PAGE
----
Justifying slashing of interest rate on small saving instruments like PPF, Finance Minister Arun Jaitley today said interest rates in India are "extraordinarily" high and the country risks becoming the most sluggish economy if lending rates continue to rule high.
The existing tax-free interest rate of up to 8.7 per cent on small saving instruments translates into an effective interest of 12-13 per cent on deposits. Correspondingly, the lending rate, which is always a notch above deposits rate, would be 14-15 per cent, he told PTI in an interview here.
"On small savings, India's interest rates are extraordinarily high. And high interest rate prevents growth," he said.
Citing the example of 8.7 per cent tax free interest on Public Provident Fund (PPF) investments, he said this translates into an interest rate of 12.5 per cent or 13 per cent including tax benefit.
"Where in the world you get 12.5 per cent return of interest? So if deposit rates become 12.5 per cent, then what should lending rates be, 14 to 15 per cent? You will become the most sluggish economy in the world, if lending rates are 14 to 15 per cent," he said.
Jaitley said no country can have "a system where lending rates are low but deposit rates are high. The two are interlinked".
The government had on March 18 announced cut in interest rate on PPF to 8.1 per cent, on Kisan Vikas Patra (KVP) to 7.8 per cent from 8.7 per cent, on girl-child saving, Sukanya Samriddhi Account to 8.6 per cent from 9.2 per cent and senior citizen savings scheme to 8.6 per cent from 9.3 per cent with effect from April 1.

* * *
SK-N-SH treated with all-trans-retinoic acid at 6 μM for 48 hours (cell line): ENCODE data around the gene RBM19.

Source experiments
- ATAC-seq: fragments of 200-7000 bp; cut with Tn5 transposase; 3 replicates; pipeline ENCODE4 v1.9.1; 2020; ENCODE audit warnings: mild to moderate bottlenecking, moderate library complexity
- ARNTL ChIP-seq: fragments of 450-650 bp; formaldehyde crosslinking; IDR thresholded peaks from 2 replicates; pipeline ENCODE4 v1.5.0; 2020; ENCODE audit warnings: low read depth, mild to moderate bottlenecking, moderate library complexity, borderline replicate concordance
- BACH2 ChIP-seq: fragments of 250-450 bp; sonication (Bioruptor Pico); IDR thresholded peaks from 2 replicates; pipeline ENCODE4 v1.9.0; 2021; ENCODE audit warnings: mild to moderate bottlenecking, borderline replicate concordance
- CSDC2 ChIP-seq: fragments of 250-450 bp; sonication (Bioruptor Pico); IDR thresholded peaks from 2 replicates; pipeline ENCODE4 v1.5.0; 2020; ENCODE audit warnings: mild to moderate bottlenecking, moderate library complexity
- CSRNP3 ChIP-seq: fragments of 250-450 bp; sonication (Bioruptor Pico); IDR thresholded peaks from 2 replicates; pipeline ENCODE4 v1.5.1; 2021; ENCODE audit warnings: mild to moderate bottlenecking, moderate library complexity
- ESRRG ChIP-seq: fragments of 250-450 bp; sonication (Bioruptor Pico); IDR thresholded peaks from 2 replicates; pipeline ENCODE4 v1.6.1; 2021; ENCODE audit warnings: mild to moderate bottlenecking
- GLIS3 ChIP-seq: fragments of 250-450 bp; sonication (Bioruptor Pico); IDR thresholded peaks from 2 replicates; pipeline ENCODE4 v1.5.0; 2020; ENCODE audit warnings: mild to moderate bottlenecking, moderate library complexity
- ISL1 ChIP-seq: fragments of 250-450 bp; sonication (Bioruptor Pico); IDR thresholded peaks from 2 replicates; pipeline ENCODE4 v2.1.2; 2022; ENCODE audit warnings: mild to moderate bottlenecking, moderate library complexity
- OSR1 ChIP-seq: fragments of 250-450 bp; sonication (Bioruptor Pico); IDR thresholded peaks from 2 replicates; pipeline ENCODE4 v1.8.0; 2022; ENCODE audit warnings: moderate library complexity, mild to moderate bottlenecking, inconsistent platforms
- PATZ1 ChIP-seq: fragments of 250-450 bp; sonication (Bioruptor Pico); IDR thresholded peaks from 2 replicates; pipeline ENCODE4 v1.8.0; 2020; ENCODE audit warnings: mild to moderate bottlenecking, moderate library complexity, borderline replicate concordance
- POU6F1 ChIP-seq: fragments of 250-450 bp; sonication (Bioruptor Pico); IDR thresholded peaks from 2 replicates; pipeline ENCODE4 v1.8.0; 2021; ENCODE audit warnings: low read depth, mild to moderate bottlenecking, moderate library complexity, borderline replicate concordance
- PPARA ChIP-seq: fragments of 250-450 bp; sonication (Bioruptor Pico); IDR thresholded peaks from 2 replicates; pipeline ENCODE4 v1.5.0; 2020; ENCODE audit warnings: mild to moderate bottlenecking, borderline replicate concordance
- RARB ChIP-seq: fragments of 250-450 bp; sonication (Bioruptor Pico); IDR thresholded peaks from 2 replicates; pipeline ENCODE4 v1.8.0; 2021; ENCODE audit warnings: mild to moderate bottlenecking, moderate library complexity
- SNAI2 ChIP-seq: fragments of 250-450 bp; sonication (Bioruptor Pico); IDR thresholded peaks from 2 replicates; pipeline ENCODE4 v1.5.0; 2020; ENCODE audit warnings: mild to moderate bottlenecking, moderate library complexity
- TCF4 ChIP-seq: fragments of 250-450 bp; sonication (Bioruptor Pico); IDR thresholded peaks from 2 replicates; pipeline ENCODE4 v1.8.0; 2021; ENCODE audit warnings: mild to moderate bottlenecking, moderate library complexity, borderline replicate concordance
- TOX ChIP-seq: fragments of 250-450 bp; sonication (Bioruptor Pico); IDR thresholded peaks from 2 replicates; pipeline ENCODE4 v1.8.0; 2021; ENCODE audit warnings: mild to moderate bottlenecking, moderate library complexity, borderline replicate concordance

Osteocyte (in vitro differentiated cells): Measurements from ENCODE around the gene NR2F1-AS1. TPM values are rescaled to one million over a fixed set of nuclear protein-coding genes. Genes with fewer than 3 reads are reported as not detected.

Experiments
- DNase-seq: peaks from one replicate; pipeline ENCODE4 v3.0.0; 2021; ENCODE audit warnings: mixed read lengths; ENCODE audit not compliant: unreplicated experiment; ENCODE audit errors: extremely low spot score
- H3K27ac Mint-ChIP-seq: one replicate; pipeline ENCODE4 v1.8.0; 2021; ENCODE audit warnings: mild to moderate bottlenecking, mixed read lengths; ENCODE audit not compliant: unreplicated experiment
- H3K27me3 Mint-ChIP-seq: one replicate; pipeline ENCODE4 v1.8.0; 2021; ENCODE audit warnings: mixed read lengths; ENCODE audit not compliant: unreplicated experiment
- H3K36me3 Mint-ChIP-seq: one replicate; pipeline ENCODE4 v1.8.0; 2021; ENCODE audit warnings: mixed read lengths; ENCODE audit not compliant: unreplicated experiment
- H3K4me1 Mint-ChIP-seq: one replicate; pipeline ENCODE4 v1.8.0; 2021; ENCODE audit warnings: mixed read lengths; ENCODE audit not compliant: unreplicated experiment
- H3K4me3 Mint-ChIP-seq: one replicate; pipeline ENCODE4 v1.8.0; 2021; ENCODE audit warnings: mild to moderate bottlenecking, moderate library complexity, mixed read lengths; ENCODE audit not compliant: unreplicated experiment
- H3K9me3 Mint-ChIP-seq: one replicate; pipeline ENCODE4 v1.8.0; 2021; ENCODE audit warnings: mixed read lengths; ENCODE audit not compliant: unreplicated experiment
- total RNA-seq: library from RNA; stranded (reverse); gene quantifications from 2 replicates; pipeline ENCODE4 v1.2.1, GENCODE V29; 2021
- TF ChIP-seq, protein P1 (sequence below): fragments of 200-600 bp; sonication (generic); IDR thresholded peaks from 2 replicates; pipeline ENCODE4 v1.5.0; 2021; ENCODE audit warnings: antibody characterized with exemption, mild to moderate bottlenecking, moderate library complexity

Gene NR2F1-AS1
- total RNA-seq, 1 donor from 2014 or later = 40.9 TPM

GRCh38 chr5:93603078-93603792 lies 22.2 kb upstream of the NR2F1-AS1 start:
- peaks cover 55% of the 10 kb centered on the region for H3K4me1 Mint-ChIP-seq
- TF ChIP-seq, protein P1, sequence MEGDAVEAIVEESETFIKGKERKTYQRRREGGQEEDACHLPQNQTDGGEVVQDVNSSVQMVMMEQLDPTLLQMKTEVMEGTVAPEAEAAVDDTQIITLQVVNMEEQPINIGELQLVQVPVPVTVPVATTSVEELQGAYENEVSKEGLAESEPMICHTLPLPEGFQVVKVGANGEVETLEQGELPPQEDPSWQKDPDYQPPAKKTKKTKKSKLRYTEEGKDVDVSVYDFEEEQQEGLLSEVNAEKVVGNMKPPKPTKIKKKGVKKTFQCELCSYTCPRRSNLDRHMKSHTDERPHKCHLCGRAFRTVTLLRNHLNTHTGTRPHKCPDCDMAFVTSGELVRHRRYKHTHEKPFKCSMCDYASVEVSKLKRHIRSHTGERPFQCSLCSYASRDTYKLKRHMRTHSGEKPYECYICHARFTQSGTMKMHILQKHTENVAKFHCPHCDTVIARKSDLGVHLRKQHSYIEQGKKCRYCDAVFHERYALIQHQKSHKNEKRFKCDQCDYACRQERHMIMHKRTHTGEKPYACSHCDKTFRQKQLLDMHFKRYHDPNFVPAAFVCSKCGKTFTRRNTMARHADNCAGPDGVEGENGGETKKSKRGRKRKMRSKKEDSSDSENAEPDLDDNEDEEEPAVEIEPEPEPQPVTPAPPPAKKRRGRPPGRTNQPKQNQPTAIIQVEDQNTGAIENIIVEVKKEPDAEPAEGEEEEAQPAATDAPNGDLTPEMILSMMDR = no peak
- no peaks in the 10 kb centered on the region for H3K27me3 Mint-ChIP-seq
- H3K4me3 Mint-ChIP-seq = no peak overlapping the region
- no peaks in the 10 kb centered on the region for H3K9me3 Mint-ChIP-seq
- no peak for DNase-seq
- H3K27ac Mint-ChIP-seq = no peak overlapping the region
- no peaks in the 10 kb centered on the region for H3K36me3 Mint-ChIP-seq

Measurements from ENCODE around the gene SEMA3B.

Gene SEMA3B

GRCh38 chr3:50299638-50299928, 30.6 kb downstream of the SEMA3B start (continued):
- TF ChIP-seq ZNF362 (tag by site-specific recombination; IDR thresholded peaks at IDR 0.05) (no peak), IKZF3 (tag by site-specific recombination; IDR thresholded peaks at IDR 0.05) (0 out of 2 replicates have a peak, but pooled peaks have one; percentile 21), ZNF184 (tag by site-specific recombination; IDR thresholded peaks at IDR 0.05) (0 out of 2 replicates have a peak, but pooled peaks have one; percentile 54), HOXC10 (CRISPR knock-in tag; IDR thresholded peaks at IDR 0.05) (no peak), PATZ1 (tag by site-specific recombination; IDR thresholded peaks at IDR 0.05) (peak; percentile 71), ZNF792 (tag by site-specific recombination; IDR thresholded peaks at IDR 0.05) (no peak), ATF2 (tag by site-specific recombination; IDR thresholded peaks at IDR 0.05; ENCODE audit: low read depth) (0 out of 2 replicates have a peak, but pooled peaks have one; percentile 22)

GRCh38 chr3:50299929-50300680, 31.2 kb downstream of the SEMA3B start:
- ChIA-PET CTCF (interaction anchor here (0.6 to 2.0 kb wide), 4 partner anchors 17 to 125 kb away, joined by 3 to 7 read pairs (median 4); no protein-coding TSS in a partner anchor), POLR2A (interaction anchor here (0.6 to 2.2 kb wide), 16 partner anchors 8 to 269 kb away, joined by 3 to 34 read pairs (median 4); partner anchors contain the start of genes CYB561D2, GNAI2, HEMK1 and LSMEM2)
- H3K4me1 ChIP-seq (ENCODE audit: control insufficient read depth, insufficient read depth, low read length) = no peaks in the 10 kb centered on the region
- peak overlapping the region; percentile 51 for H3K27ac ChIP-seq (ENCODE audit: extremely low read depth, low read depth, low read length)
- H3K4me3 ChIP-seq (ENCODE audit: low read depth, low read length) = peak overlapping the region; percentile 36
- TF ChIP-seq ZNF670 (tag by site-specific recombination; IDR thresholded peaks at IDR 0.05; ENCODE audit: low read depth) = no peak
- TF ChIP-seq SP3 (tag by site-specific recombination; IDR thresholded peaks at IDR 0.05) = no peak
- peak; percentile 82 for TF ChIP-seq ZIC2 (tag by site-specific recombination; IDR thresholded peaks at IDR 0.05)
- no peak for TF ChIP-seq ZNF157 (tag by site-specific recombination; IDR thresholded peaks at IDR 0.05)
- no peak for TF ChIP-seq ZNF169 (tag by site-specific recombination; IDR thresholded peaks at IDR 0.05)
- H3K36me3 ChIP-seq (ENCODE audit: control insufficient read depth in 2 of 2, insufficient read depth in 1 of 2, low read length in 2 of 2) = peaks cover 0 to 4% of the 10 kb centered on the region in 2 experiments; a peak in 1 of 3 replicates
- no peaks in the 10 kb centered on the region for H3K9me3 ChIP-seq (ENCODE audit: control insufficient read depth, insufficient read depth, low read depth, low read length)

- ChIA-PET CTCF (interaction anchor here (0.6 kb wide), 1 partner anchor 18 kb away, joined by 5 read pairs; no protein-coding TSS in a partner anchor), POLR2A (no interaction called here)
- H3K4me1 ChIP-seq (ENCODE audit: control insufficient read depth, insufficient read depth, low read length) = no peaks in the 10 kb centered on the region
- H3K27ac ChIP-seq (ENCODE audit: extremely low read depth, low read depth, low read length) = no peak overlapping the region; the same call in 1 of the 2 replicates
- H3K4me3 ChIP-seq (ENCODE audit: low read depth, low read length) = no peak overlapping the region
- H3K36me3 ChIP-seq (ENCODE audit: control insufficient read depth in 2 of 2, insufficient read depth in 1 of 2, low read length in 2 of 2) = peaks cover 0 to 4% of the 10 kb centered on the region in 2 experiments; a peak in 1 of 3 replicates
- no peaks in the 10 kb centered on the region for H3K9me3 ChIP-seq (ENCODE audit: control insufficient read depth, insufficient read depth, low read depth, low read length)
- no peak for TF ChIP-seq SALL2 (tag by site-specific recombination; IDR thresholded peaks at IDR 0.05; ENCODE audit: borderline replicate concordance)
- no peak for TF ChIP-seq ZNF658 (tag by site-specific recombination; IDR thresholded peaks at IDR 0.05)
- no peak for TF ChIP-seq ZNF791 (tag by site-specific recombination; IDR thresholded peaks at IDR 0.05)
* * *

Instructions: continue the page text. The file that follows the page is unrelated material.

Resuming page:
Asked whether the government had taken an unpopular decision, Finance Minister said, "It would be most unpopular decision if India's lending rates were 14 to 15 per cent. To destroy India's economy would be the most unpopular thing to do. Low interest rate in the long run will help everybody."
When a borrower goes to bank for availing home loan, "he should get it at 9 per cent or 15 per cent? Which decision will be unpopular", he asked.
Jaitley said India must have multiple products, giving a range of interest rates. "Even at 8.1 per cent rate is a very good rate of returns, much better than you get anywhere in the world because it is tax free. 8.1 per cent tax free is 12.2 per cent. It's not a small rate of interest.
The government, he said, has to create a mechanism where interest rate become more reasonable and those are transmitted by the banks.
"And also don't forget, the additional argument that you earned 8.7 per cent when inflation was at 11 per cent. When inflation is below 5 per cent, so actually the real rate of interest has gone up," he said.
Jaitley said the move to tax 60 per cent of withdrawals from Employees Provident Fund (EPF) was aimed at discouraging people from making lump sum withdrawals and spending all the money and it was instead aimed at encouraging them to invest in tax-free pension plans to make India a pensioned society.
The proposal was however withdrawal after widespread criticism.